Wednesday, June 28, 2017

Top reason globally for paying for news? Mobile access

Richard Fletcher of the Reuters Institute has produced an in-depth analysis of the top reasons people around the world gave for paying for news online.

The Digital News Report 2017 included interviews of more than 70,000 adults in 36 countries.

Fletcher observed that the most common reasons people gave for paying were they wanted access on their mobile devices (30%), they like to consume news from a range of sources (29%), or they were offered a good deal or package (23%).

My take on Fletcher's data: The message to digital news publishers should be clear: they need to make sure their content displays rapidly and adapts well to the small screen--responsive design. Also, they should be testing various prices and packages for online content to see which ones produce the best returns. 

Tuesday, June 20, 2017

When they trust media less, they're willing to pay more

Alfonso Vara-Miguel
A new study of internet users in Spain shows that those who trust "the media" less are more willing to pay for news online. 

The explanation for this counterintuitive behavior is that those distrustful folks "are willing to pay for those specific media that they trust", according to the researchers, Alfonso Vara-Miguel of the  Universidad de Navarra and Manuel Goyanes of the Universidad Carlos III of Madrid.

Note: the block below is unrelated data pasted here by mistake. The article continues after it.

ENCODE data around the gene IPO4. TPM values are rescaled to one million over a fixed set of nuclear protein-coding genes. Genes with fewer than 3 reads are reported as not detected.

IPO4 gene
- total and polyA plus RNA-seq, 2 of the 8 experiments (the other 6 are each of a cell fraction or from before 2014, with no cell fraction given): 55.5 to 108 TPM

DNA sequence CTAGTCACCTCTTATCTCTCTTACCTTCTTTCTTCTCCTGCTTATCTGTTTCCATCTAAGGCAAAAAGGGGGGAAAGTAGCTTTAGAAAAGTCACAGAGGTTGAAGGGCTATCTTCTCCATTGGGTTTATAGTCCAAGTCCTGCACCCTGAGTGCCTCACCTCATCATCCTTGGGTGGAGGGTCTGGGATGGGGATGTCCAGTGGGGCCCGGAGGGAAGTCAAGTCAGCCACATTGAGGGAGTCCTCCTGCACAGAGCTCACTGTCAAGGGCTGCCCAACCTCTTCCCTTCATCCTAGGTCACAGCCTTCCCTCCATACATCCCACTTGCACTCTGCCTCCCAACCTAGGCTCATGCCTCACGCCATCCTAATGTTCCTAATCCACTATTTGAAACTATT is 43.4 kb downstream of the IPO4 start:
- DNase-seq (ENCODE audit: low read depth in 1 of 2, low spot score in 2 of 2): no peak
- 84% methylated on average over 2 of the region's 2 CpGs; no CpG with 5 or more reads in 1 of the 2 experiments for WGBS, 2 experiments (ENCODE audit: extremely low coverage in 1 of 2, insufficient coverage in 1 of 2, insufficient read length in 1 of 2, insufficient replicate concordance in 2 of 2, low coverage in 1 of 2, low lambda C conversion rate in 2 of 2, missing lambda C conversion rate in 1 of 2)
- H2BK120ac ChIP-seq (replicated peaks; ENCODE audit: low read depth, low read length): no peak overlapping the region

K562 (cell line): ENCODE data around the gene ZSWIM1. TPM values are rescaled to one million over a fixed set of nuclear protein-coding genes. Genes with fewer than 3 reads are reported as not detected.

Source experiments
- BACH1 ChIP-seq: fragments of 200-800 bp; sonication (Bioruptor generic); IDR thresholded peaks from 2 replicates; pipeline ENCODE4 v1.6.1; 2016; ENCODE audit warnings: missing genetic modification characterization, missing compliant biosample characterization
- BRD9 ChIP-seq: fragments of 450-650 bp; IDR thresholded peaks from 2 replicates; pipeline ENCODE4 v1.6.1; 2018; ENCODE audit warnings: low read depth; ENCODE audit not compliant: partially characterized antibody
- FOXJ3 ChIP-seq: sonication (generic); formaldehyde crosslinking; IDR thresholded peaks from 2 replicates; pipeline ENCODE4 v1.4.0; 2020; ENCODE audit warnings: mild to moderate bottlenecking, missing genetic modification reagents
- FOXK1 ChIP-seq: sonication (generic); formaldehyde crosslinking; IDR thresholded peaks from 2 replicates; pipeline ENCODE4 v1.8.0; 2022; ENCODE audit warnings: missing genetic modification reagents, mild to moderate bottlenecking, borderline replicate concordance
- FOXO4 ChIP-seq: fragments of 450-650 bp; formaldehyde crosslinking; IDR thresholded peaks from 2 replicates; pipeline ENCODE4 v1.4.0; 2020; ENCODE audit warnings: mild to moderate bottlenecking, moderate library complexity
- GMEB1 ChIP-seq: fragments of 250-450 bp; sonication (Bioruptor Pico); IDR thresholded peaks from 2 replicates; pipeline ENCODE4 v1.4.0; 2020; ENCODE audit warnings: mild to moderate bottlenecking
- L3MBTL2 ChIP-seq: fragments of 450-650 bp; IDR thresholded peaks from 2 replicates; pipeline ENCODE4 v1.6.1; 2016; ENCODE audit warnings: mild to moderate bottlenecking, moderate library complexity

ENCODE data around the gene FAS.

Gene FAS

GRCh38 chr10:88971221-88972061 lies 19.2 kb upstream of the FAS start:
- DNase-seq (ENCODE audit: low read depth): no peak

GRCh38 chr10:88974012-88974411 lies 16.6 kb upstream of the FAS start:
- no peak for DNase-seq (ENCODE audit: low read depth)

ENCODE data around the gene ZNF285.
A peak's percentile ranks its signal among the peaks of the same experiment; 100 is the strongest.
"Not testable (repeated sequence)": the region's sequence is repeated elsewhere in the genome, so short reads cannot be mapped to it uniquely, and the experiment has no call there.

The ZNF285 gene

(The full text of their article is in Spanish:  "The probability of paying for digital news in Spain," in El Profesional de la Información.)

In other words, trust and confidence have an economic value that media organizations can monetize

Manuel Goyanes
Getting people to pay

Media economists like to say that the Spanish are legendary cheapskates when it comes to paying for any form of media. But the researchers believe they have identified some of the market segments most likely to pay for news

They base their conclusions on the Digital news report 2016, which came from a survey of a representative sample of 2,100 Spanish adults, executed by YouGov and coordinated by the Reuters Institute for the Study of Journalism at Oxford University. The most relevant findings follow.